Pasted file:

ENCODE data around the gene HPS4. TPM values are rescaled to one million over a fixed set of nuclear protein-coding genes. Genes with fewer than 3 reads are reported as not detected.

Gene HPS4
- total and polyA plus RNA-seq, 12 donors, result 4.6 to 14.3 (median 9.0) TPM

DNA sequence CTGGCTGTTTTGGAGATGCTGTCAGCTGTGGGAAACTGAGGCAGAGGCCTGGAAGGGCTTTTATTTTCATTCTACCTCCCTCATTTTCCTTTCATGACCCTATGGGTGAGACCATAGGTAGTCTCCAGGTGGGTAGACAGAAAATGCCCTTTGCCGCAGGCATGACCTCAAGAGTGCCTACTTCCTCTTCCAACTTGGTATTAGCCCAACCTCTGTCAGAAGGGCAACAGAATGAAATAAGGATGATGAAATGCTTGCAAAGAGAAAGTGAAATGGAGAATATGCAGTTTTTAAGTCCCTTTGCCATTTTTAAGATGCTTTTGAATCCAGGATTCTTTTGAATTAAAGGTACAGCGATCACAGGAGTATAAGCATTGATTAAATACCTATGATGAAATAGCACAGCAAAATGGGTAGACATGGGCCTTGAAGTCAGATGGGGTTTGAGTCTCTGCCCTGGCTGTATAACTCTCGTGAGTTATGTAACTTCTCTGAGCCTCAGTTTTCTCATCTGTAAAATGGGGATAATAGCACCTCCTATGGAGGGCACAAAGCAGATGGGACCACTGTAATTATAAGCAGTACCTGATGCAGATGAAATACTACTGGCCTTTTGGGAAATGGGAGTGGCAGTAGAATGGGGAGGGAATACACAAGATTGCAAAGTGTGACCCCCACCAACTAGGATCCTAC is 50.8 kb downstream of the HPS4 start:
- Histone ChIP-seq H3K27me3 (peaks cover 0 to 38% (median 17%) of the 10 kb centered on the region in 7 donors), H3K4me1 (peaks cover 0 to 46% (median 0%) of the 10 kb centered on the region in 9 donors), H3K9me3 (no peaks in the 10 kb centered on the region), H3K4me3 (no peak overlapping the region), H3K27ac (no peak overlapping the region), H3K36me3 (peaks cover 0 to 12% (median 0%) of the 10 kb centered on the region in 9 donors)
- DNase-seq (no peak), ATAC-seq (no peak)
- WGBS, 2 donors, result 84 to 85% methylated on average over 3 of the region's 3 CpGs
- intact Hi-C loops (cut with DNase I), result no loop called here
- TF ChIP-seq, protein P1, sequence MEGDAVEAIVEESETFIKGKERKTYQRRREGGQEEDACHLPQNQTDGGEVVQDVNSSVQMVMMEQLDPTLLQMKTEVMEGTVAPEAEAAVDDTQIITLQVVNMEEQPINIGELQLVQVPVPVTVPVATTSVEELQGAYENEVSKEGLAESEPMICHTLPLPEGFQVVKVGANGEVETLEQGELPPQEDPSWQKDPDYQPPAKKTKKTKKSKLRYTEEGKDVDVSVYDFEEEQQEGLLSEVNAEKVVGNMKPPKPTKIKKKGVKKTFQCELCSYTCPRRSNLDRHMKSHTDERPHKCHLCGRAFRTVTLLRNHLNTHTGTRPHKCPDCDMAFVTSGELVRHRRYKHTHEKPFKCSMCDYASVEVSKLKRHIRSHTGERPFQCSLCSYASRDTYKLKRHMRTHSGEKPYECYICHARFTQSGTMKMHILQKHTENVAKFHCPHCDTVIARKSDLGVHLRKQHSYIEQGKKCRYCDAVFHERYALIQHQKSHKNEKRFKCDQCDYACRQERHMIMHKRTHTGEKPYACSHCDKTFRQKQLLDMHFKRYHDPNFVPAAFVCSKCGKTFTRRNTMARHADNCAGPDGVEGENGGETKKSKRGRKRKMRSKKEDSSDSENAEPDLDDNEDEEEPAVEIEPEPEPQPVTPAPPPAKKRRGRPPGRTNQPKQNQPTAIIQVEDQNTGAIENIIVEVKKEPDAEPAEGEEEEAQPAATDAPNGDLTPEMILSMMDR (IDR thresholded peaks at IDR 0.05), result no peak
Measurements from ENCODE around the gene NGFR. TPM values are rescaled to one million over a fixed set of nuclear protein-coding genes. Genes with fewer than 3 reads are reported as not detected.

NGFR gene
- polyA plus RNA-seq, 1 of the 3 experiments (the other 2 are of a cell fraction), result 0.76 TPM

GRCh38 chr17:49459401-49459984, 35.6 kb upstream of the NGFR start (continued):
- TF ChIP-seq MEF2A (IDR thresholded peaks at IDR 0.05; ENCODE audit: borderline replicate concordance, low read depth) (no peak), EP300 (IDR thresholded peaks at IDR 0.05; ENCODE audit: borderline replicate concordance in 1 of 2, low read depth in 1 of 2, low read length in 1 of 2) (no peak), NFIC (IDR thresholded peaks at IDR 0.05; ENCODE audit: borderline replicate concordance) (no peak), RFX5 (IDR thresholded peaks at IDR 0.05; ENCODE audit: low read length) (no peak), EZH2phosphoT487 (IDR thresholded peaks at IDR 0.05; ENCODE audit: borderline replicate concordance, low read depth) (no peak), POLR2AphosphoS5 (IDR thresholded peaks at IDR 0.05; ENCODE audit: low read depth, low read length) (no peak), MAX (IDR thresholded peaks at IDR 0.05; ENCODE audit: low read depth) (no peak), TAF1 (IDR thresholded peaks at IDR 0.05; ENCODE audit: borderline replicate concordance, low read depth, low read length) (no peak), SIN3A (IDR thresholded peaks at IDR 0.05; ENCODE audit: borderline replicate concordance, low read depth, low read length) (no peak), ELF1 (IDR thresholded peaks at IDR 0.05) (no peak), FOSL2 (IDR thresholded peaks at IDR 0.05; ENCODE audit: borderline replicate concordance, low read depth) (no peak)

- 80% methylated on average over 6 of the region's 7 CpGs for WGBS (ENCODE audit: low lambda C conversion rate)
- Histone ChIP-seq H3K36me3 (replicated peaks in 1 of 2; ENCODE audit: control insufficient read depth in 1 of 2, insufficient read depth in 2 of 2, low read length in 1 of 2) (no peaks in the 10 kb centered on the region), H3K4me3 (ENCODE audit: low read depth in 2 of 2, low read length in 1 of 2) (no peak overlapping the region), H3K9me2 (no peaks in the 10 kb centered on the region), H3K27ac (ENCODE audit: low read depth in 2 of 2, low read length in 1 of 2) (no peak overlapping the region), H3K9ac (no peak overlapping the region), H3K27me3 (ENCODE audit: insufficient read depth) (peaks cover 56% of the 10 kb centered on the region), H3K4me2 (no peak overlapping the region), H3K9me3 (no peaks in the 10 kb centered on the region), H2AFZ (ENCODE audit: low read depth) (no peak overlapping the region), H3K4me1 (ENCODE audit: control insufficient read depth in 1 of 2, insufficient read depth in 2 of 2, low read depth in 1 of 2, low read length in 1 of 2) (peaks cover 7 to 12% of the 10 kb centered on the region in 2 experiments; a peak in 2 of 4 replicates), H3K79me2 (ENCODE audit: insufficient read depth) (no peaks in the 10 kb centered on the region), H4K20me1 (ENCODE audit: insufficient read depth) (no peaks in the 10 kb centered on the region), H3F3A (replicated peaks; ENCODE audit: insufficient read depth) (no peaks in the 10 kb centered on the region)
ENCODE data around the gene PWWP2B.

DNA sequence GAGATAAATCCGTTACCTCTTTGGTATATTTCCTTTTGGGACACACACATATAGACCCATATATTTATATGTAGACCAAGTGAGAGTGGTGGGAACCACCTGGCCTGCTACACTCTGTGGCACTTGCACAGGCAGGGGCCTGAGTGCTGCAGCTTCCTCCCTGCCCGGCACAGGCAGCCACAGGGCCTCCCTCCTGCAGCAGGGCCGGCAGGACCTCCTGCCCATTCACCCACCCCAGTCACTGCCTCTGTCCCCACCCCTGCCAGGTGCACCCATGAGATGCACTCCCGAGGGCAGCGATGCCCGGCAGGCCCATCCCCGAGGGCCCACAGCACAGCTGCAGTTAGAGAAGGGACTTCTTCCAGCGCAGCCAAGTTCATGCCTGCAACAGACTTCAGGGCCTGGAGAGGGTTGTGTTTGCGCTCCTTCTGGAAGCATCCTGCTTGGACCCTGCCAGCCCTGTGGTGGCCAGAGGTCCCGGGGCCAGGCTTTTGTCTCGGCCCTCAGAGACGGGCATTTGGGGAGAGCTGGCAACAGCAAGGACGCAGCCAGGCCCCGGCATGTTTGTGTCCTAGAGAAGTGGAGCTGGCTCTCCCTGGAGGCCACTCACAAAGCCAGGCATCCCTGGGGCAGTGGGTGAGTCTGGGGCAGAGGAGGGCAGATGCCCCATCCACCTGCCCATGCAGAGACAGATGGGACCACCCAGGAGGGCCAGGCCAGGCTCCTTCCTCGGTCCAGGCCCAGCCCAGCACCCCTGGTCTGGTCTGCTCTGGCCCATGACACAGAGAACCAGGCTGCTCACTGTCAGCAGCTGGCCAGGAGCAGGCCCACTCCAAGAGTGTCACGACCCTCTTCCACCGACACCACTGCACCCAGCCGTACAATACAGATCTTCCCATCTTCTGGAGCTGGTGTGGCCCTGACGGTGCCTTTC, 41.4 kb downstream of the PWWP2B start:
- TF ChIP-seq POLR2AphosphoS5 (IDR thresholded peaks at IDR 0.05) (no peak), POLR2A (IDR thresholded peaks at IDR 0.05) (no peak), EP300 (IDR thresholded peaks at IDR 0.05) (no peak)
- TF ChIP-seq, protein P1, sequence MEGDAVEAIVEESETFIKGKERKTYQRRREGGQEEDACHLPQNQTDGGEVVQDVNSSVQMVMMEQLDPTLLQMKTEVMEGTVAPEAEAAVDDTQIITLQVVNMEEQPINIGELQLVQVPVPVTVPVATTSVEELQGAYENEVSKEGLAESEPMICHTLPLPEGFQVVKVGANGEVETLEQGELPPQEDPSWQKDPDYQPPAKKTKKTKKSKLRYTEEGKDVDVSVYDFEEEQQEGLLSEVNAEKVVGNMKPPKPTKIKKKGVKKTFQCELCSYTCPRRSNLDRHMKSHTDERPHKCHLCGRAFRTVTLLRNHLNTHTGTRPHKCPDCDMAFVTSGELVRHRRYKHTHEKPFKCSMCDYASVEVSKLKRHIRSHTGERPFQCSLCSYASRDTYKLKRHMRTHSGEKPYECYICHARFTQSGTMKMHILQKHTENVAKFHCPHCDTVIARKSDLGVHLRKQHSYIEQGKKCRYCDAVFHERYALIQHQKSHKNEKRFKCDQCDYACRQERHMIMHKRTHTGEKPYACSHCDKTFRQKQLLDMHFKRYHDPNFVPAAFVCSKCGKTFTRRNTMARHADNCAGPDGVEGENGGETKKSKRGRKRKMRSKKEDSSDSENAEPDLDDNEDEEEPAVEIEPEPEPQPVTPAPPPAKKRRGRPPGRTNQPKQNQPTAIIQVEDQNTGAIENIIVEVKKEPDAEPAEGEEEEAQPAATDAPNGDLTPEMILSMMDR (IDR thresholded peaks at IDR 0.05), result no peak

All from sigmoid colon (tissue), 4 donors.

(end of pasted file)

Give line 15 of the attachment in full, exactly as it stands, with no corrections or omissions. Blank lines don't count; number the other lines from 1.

- 80% methylated on average over 6 of the region's 7 CpGs for WGBS (ENCODE audit: low lambda C conversion rate)